They are mostly moving toward sun and some semblance of affordability. The major Texas metros—Houston, Dallas, San Antonio, and Austin—have collectively grown by more than 3 million since 2010. The most popular destinations for movers are now Phoenix, Dallas, and Las Vegas, which welcome more than 100,000 new people each year.
Much of this moving is from high-tax to lower-tax states where a salary goes farther in buying the accouterments of a middle-class lifestyle. For example:
California’s population growth has slowed to its lowest rate in state history. This might have something to do with the recent tax law, which, in capping the state and local deductions, effectively raised the cost of living in these places for the upper-middle class. (The next few years will tell us more about whether high earners are fleeing high-tax metros for the South, as well.)
Classical reference in title (the theme from Rawhide).
Keep movin', movin', movin'
Though they're disapprovin'
Keep them dogies movin'

Sunday, September 8, 2019

DOJ IG Report Awaited

In the next couple of weeks the Department of Justice Inspector General's report has been sort of promised and should be forthcoming. It will focus on the blatantly political activities of various high-level department employees involved in wire-tapping and otherwise hassling the 2016 Trump campaign.

I sincerely hope it isn't the same sort of nothingburger the Mueller report and the IG's work on Comey turned out to be. "Much Ado About Nothing" fairly well describes those disappointments.

An Alternative View

As regular readers know, COTTonLINE is not sold on the idea of climate catastrophe as a done deal, or even as what will happen if draconian measures are not taken. While I don't call climate science "settled" as some others do, as a scientist I admit I could be wrong about what the future holds.

Our species could conceivably be headed for "deep doo-doo," to use Bush 41's famous trope. If it is, a Jonathan Franzen article in The New Yorker takes the most realistic view of that alternative future I've seen.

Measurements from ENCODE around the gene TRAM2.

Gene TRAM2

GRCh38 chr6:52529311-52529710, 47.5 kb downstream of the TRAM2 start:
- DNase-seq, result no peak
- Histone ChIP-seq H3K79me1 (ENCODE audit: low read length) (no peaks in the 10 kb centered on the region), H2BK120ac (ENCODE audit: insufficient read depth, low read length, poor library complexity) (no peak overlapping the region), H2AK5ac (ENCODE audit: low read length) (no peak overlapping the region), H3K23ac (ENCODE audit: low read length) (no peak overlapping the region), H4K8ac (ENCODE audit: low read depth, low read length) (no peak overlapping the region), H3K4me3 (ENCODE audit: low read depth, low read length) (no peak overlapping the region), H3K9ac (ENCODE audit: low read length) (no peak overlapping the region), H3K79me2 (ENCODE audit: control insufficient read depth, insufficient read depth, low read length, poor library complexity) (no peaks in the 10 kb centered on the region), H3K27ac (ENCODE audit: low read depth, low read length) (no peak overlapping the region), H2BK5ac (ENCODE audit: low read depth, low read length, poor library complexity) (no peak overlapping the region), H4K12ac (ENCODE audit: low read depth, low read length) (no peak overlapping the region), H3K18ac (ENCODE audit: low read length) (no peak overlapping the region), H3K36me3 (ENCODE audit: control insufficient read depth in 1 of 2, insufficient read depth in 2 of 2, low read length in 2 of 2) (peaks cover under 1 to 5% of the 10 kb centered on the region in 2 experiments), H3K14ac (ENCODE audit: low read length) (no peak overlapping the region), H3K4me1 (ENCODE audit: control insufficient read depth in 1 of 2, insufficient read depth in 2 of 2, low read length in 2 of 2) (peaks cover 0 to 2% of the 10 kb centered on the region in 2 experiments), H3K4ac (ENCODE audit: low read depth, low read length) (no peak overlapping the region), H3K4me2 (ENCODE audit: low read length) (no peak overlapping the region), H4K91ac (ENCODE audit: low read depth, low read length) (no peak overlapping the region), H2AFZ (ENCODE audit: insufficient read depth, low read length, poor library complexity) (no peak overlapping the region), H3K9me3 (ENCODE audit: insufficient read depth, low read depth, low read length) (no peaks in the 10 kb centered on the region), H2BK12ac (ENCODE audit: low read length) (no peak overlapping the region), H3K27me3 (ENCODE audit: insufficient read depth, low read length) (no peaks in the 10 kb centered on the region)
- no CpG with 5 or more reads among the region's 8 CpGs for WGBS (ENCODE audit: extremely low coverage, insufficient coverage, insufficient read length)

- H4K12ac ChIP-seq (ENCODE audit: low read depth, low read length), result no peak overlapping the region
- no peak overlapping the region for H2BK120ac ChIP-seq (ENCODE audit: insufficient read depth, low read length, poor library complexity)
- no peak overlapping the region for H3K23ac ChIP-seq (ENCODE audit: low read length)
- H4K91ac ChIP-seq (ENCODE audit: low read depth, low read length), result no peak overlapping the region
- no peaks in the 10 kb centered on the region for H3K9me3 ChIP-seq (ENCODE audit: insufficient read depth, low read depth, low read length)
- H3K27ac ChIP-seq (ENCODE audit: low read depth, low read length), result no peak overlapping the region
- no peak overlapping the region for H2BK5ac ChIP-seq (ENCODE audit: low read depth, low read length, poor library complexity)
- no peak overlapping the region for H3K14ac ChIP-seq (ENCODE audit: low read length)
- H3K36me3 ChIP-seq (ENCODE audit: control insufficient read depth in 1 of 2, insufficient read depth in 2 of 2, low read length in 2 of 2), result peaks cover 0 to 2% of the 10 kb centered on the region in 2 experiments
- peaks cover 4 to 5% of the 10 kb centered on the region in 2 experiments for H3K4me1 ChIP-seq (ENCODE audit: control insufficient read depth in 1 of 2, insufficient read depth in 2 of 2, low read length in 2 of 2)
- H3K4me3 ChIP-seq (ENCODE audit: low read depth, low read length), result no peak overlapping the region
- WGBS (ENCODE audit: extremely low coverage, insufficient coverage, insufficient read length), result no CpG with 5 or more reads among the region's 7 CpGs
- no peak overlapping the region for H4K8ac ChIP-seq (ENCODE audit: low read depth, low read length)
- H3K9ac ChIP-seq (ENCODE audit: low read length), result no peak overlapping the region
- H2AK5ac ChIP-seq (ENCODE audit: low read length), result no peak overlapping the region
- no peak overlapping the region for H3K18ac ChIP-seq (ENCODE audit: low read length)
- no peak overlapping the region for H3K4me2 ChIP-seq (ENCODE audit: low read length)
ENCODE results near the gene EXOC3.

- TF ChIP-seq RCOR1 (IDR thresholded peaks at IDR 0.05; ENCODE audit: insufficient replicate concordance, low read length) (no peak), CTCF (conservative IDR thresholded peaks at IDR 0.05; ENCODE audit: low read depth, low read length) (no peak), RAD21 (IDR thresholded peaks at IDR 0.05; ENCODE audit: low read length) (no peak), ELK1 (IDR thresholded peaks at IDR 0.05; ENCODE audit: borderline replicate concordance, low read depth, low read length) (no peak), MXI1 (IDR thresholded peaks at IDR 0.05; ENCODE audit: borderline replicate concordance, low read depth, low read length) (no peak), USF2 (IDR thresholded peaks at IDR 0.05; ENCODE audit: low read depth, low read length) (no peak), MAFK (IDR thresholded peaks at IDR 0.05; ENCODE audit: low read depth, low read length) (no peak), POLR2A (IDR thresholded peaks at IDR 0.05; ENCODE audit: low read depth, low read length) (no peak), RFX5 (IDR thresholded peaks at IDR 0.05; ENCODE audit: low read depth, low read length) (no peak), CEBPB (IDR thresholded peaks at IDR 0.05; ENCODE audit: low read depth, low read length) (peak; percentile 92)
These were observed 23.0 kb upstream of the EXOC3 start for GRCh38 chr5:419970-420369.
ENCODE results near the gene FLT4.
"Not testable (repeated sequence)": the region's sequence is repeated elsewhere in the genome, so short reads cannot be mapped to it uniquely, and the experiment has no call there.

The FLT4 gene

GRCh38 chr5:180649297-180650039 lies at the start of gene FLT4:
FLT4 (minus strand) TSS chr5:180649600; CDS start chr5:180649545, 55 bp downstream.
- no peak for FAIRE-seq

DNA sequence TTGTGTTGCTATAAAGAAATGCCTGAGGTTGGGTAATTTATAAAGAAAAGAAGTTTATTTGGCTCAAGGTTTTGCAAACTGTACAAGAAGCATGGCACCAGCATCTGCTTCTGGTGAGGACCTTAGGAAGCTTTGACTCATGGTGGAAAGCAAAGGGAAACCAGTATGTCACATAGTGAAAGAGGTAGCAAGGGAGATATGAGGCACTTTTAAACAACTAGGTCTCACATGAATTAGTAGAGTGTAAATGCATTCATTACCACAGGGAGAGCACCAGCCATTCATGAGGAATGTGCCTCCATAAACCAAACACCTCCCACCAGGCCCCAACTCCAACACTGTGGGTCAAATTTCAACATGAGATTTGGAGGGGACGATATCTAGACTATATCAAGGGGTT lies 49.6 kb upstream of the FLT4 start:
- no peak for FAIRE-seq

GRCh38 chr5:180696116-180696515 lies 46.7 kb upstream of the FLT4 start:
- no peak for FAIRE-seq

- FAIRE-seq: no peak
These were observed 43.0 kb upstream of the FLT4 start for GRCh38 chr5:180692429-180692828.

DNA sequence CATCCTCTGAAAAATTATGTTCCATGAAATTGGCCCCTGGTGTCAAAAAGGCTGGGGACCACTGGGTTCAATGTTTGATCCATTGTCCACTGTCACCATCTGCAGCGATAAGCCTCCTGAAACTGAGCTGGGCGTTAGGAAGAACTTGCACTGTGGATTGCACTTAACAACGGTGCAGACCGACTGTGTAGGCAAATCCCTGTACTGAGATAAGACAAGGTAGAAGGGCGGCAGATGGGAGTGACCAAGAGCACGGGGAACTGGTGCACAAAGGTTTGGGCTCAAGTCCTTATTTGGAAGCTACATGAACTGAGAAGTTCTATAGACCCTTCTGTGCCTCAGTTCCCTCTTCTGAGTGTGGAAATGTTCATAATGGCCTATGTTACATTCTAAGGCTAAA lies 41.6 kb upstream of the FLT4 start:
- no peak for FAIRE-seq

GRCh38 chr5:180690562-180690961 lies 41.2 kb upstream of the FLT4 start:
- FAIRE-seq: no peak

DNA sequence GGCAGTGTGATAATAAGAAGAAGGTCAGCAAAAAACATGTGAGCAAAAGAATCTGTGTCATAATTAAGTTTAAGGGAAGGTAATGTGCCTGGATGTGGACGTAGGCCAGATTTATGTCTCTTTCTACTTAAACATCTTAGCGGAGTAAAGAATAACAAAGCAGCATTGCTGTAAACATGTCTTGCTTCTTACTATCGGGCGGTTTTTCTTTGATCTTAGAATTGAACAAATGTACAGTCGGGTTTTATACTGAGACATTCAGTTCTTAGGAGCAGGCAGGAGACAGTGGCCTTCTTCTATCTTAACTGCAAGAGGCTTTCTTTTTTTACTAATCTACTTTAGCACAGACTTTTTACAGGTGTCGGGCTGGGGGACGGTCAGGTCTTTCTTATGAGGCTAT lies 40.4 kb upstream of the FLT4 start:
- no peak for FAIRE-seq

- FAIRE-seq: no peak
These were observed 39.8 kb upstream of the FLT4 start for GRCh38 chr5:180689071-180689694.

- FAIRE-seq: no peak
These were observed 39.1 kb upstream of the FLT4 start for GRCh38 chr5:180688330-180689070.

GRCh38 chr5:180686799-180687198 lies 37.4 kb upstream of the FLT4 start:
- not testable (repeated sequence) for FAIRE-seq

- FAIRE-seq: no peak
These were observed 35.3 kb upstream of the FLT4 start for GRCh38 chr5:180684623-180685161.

His title asks the question: "What If We Stopped Pretending?" And the subtitle really lays out his view: "The climate apocalypse is coming. To prepare for it, we need to admit we can't prevent it."

There is essentially zero chance poor people in underdeveloped parts of the world - India, China, sub-Saharan Africa, Indonesia, Pakistan, Bangladesh - will stop using cooking fires, burning fields, and acquiring the petroleum-burning vehicles they desperately want and are quickly getting. Given that, whatever steps our < 5% of the world's population takes are essentially irrelevant.

If Franzen is right and I'm wrong, if end times truly are soon upon us, riding a bike to work won't help. Our preparations should take a much different tack, one based on defending the turf we stand on from marauding hordes of starving people, trekking out from the megacities desperately seeking food.

That formulation brings to mind Kurt Schlichter's trenchant advice:
Right now, if you are watching the news, you have questions about the future. And the answer to all of them is to buy ammo.
I haven't taken that advice myself, perhaps I should.

Saturday, September 7, 2019

Weird Dietary Science

The CBS New York website reports research done in Britain concerning vegetarian diets and risk of stroke.
According to a study from the medical journal BMJ, vegetarians had a 20-percent increase in stroke risk than meat eaters.

Lead researcher Tammy Tong, a nutritional epidemiologist at the Nuffield Department of Population Health at the University of Oxford, suggests that the great stroke risk is due to vegetarian diets often lacking nutrients like vitamin B12.

The study also found that some good news for vegetarians and vegans. They had a 22 percent lower risk for heart disease compared to carnivores. Fish eaters had a 13 percent lower risk of coronary disease than meat eaters.
I think we knew the downside of flesh-eating with respect to heart disease. What is interesting is the upside of flesh-eating with regard to stroke.